FEB 03, 2016 06:00 AM PST
Creating the Right Animal Program to Facilitate Quality Animal Studies. The AAALAC International Perspective
Presented at the Laboratory Animal Sciences Virtual Event
CONTINUING EDUCATION (CME/CE/CEU) CREDITS: RACE
2 10 926

Speakers:
  • Senior Director and Director of European Activities, AAALAC International
    Biography
      He obtained his veterinary medicine degree at the University of Zaragoza (Spain) in 1990, and was for 17 years Director of the Laboratory Animal Services at the University of Navarra in Pamplona, Spain. In parallel, between 2003 and 2008 he was also a member of the Association for Assessment and Accreditation of Laboratory Animal Care (AAALAC International) Council on Accreditation. He is member of the Ethics Committee of the University of Navarra since its creation in 1997 (now as external member).

      Current position
      In 2008 he joined AAALAC International Senior Director and Director of European Activities. Since 2013 he is Senior Director for Europe and Latin America.

      Other related activities
      He served first as Secretary (2002-2008) and later as President (2009-2010) of the Federation of European Laboratory Animal Science Associations (FELASA).

      Since 2011 he is member of the ICLAS Governing Board

      Since 2010 he is representative of the Spanish Association for Laboratory Animal Science (SECAL) to the International Council for Laboratory Animal Science (ICLAS).

      Since 2010 he is member of the Council of Management of the journal Laboratory Animals Ltd. and since 2011, member of the Executive Committee.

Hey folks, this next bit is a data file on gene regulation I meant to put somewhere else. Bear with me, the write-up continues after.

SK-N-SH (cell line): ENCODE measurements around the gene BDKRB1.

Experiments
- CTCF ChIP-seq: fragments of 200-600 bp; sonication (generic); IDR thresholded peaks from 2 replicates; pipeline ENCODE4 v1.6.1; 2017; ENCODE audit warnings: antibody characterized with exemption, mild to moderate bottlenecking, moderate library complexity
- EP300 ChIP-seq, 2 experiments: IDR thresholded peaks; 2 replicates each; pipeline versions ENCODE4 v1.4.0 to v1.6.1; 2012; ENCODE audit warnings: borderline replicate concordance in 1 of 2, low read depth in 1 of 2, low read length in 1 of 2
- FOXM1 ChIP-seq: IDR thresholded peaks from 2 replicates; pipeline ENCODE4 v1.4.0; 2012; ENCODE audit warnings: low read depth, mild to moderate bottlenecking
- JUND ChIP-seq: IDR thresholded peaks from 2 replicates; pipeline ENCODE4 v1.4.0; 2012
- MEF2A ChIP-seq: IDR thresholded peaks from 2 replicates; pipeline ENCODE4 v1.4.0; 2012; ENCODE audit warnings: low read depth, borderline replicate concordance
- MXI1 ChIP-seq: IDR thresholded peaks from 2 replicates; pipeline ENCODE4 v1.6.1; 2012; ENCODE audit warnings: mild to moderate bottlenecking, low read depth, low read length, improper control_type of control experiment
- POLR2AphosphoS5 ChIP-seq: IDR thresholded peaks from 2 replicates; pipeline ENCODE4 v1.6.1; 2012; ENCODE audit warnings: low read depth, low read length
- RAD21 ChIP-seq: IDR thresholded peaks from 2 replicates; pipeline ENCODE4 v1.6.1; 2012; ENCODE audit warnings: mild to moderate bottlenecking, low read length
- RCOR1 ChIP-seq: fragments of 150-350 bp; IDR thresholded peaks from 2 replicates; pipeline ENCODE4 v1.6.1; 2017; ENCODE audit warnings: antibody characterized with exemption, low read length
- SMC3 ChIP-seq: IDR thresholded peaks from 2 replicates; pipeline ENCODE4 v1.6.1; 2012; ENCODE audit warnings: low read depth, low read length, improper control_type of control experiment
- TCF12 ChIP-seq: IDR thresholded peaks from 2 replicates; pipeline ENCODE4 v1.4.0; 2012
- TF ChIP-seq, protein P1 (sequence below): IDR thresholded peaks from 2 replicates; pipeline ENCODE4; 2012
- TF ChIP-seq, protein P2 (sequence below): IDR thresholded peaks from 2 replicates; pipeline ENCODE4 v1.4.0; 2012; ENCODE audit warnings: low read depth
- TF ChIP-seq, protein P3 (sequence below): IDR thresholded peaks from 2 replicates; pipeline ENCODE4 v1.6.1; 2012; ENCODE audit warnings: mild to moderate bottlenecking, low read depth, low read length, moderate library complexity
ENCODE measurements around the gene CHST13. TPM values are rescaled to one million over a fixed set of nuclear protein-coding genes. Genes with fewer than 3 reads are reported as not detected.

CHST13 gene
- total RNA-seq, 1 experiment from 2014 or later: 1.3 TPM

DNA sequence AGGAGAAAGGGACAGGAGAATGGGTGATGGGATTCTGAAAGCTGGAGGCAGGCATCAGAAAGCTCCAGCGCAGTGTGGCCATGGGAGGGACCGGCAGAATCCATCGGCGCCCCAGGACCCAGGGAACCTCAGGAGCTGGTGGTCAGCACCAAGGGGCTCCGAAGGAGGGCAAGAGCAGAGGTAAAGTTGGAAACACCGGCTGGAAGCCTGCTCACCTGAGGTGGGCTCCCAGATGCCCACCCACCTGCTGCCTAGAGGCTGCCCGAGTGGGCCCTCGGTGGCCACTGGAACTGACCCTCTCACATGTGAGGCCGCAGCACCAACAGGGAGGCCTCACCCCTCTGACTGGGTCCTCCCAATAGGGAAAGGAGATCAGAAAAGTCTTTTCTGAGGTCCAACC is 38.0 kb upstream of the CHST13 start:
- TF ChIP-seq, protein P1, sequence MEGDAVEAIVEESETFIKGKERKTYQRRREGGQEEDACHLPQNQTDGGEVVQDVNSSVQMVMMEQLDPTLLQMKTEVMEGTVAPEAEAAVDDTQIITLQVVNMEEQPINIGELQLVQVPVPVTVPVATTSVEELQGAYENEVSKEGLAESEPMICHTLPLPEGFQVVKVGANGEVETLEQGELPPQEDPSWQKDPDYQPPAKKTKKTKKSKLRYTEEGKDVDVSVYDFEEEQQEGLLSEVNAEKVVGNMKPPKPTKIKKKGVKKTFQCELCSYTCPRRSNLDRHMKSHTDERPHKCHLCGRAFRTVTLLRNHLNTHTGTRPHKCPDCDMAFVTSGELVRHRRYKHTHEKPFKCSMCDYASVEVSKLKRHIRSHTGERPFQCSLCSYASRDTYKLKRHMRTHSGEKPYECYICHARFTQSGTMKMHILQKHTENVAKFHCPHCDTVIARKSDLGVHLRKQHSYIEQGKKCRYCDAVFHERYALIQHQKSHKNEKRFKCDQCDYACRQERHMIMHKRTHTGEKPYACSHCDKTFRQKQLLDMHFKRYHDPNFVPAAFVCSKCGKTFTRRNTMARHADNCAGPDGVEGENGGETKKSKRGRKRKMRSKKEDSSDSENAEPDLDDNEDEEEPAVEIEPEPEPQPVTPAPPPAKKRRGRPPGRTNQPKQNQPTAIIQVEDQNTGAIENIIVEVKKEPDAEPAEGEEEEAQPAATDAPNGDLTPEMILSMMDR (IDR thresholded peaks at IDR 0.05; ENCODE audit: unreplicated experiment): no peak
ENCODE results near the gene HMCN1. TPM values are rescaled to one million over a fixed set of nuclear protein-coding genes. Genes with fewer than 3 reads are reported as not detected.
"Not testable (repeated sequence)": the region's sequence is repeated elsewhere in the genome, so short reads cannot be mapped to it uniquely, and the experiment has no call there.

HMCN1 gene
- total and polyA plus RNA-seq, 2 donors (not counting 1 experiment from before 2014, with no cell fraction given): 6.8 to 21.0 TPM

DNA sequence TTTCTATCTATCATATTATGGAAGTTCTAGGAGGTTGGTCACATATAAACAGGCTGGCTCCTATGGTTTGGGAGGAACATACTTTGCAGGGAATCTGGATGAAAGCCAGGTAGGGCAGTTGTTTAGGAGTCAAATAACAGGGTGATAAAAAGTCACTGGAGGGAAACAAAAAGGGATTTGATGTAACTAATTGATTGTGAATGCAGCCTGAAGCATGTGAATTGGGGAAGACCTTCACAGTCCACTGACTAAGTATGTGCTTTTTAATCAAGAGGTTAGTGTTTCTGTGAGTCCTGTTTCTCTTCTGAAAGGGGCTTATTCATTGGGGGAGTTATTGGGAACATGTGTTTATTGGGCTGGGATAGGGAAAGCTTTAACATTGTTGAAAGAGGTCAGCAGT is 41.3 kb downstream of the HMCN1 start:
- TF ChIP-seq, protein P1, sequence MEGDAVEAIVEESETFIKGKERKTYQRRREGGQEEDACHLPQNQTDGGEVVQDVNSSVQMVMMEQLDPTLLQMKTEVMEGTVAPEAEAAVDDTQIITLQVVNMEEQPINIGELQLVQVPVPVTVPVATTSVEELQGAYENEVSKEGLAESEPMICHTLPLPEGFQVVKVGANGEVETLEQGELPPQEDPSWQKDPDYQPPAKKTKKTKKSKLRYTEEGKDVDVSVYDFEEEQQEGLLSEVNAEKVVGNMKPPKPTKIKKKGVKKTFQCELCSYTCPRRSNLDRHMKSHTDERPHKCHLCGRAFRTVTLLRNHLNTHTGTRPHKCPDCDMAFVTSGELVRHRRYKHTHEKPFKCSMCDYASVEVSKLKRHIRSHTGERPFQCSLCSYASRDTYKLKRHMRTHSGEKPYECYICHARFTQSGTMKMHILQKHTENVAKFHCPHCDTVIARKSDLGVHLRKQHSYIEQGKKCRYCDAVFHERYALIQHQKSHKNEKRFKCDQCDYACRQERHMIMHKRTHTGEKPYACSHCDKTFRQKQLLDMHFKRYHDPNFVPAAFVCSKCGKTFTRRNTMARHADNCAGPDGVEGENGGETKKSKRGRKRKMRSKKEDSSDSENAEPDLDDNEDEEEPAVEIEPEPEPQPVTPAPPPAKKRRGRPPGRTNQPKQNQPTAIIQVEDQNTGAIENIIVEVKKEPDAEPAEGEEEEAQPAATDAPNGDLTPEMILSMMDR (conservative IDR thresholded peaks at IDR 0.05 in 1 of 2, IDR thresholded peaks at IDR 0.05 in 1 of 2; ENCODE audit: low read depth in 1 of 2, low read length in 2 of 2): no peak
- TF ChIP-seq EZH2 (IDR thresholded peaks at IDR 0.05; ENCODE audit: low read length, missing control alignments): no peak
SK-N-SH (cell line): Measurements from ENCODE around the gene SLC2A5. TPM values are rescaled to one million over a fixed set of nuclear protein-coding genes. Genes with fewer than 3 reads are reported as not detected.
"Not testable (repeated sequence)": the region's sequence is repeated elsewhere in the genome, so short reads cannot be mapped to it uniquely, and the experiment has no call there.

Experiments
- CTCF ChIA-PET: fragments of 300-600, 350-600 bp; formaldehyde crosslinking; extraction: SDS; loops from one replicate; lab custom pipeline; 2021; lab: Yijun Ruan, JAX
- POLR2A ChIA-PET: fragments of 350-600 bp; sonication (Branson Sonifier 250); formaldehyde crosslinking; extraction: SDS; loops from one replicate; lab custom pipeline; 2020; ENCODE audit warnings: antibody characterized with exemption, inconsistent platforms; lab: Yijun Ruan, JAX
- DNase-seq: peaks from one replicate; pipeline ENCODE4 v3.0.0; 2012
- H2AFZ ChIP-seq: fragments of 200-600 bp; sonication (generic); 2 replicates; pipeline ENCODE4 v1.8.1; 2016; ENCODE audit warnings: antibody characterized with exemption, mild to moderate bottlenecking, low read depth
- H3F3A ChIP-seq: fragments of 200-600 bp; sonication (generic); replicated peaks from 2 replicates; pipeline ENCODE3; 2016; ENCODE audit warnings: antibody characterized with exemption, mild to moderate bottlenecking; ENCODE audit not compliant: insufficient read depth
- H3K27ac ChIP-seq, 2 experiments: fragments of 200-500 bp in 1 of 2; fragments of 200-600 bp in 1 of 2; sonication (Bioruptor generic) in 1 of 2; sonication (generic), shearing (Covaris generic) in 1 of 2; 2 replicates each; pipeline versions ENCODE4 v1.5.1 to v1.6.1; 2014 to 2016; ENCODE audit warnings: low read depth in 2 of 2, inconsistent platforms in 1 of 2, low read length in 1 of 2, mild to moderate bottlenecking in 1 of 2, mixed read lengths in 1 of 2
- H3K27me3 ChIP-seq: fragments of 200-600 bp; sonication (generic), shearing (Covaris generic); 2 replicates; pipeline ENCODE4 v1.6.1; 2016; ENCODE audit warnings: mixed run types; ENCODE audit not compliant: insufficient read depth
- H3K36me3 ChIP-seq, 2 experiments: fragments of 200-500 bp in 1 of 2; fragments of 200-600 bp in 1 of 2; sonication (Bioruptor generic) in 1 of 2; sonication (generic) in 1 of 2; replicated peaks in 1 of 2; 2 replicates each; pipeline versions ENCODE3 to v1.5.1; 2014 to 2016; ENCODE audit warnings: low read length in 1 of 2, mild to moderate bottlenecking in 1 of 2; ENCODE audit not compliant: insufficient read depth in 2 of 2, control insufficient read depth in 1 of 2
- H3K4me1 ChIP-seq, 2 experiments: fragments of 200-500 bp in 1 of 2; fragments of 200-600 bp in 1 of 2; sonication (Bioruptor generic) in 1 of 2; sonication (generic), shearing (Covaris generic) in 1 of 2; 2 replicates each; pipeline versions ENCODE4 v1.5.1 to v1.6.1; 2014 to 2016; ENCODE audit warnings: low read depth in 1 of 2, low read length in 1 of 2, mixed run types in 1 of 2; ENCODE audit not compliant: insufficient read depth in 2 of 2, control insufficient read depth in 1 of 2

He is Past-President of SECAL, the Spanish Assocation for Laboratory Animal Science.

    Abstract:
    Quality animal research is based on quality animal care and use. This is achieved by coordinating several key personnel and activities, and implementing appropriate animal care and use procedures. Areas to be covered include institutional responsibilities in terms of personnel (resources and training); occupational health and safety; oversight and ethical review process; animal environment, housing and management; veterinary care; and physical plant. All these components together will be the institutional animal care and use program. The first thing to do to implement the right animal program is to review in a systematic manner all components of the program currently in place and identify potential gaps. The AAALAC International Program Description template, freely available from the AAALAC website (http://www.aaalac.org/programdesc/index.cfm) provides a very simple and useful self-evaluation tool to do this, as it encompasses all necessary animal program areas. Once gaps are identified, a scheduled plan for corrective actions can be established. But achieving the right animal program cannot be a single person task. Cooperation from and coordination with several others in the institution is needed: management; animal care personnel; IACUC or equivalent oversight body (ethics committee, animal welfare body…); research team; health and safety personnel; maintenance service; or quality assurance unit (if existing). That will be the key to success.
    Examples of typical findings on all different program areas identified during AAALAC site visits will be described, along with the expectations AAALAC has for those same areas. Quality animal studies depend on quality animal care and use, which can be only achieved by a systematic self-evaluation and implementation process.

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